If you make your career in design and branding, you’ll be familiar with being asked to work without cash payment. From pro bono charity work and start-ups with no funding, to wedding invitations for friends and family – I’d bet absolutely all of us have been there.
When you run a consultancy, the requests don’t stop. But if you do it right, you can end up with an arrangement that allows you to learn, innovate, take risks, and can even make you a better business.
We’ve been approached by a number of start-ups in need of branding. And while it’s often clear that there’s no viable future for them, sometimes we do see businesses that we feel we can help. But they simply don’t have the funds available to pay us for what they need.
So in two cases, we’ve backed ourselves and taken a punt – a very well planned and legally binding punt, but a punt all the same – on their futures coupled with our expertise, and worked for equity and a share of profit.
The two we’ve taken on to date are a technology start-up and a drinks brand. Both had great thinking and a sound business plan, but minimal budget for branding.
In both cases, we’ve created the brand and concept from scratch; given them a robust positioning, names, and a graphic platform for every environment.
And in both cases, before even starting work, we’ve agreed a watertight equity and profit-sharing framework. This has allowed us to precisely outline the nature of our work and avoid the situation where we become an on-call creative resource. We sit on the board of the companies, and become shareholders.
So what does Good get out of this? Potentially nothing. If the venture fails, we lose the time and money we have put in.
But at the same time, effectiveness is something we pride ourselves on – and putting our money where our mouth is in this way means we get to further test the returns case for great branding and design.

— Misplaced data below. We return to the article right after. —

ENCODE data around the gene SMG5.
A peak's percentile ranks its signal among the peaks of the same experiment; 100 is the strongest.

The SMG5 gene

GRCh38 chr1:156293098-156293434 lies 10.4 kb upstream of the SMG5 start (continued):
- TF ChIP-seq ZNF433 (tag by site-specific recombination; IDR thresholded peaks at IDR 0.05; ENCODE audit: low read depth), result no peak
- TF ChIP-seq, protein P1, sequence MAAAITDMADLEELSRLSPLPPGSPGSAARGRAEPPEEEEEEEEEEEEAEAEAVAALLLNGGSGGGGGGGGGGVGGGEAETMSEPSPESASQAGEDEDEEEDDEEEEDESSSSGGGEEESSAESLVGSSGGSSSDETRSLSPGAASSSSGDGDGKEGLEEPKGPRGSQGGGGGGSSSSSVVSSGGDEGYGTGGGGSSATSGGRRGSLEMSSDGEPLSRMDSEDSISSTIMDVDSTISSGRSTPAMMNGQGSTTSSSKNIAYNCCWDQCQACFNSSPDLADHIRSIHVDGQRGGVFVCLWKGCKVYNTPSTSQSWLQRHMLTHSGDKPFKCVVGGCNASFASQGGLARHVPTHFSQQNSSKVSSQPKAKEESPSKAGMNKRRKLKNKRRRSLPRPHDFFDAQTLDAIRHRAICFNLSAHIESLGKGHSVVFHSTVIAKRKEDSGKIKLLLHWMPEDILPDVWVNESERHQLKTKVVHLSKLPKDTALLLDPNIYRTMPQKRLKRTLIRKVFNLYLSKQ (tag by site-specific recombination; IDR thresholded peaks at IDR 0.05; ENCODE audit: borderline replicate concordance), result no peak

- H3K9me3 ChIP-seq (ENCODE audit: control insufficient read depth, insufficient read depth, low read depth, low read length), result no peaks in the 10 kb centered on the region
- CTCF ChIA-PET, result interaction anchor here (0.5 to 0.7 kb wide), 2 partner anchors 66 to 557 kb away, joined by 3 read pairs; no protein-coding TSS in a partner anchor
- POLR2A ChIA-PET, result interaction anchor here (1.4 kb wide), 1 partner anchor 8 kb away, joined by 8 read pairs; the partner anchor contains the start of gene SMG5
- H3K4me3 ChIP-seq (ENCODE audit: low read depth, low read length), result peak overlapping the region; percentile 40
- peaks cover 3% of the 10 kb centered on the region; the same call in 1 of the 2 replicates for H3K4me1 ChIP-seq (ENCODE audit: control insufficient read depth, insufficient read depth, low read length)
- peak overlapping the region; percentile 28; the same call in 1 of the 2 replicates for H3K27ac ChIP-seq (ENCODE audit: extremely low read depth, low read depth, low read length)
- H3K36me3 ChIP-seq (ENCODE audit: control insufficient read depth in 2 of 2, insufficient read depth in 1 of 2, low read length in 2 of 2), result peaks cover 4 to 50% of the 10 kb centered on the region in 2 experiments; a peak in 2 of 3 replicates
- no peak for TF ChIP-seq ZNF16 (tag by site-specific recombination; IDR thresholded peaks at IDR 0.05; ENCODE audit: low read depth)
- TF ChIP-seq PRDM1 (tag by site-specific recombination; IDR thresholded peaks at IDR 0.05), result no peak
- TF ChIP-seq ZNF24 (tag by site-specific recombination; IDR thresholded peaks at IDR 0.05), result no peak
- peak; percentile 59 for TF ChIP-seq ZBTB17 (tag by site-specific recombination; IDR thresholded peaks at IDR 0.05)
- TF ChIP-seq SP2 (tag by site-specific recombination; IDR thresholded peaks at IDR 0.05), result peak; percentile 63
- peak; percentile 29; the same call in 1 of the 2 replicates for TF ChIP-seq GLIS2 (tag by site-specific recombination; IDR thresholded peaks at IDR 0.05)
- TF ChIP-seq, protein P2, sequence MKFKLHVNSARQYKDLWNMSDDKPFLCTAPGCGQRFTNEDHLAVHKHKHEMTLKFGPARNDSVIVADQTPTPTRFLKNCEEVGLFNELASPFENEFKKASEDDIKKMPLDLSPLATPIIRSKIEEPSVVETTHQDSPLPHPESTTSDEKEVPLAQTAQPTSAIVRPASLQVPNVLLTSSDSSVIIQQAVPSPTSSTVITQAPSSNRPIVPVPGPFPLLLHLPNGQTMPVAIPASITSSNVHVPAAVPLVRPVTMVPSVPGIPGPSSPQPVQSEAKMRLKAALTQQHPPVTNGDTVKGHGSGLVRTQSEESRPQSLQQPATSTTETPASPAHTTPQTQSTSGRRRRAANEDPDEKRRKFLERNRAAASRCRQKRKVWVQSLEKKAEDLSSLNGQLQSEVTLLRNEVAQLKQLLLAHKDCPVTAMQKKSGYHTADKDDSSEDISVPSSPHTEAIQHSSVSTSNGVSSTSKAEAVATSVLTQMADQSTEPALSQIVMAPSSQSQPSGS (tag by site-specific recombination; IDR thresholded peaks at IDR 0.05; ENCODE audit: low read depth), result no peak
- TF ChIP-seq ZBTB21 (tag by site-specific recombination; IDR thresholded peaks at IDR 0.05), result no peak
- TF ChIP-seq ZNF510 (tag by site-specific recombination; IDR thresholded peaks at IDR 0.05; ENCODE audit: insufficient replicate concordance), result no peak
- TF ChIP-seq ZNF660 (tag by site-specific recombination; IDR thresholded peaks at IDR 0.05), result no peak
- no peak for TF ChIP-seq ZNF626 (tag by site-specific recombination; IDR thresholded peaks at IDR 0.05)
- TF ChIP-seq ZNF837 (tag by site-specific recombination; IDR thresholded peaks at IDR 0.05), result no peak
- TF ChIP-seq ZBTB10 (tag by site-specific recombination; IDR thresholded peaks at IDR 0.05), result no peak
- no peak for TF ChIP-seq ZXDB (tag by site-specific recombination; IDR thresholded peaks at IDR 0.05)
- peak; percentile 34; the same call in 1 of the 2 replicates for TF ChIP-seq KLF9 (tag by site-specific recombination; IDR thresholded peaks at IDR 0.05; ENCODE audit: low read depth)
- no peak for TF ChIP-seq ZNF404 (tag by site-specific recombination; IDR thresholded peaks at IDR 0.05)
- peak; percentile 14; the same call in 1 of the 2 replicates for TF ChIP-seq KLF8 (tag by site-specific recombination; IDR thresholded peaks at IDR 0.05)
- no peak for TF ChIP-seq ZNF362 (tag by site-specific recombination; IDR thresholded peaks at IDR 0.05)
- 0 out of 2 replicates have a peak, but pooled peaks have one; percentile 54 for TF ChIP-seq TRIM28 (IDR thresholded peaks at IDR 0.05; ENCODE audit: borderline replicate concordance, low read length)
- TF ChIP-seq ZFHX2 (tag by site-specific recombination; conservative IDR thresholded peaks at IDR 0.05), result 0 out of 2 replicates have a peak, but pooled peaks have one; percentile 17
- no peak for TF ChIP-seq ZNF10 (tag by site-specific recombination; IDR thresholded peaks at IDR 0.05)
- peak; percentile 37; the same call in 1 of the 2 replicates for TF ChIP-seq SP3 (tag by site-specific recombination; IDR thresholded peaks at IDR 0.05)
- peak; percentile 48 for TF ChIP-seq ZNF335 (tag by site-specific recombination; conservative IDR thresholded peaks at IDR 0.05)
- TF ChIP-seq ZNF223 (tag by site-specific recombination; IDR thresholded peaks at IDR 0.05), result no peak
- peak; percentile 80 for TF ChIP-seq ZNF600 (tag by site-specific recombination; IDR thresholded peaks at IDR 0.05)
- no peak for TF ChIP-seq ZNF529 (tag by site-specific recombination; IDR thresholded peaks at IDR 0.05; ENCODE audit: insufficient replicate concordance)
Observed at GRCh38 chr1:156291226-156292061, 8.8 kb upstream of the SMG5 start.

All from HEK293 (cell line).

In the future, it would be great if consultancies could construct a range of different ways of recognising the value of their work. Most of the time, work is done by a consultancy for an agreed fee. But the value down the line, when a brand floats or is sold based on the equity created by the creative work, can be vast – and this of course doesn’t get passed back to the consultancy.
In the way that some actors have moved to taking a percentage of gross, this is a chance for designers to experiment with the same. The prospect might be a small business without much money now. But they could be millionaires in a decade because of your work.
Outside of money there are huge learning benefits. You can get an inside track on distribution, production and all the practicalities from legal to financial that go into businesses so different from your own. And creatively you’re the client as well – it really drives home the fact that design exists solely to get results.
Of course, it’s all about manageable risk. There’s no doubt that waiting several years to get paid is not something you can attempt with all clients.
But if you have the resources, there’s a lot to be learned from these investments if you run them well. Back the right businesses and you’ll not only get the chance to see your work mature, but hopefully reap what it sows.
Keith Forbes is partner and creative director at Good Creative.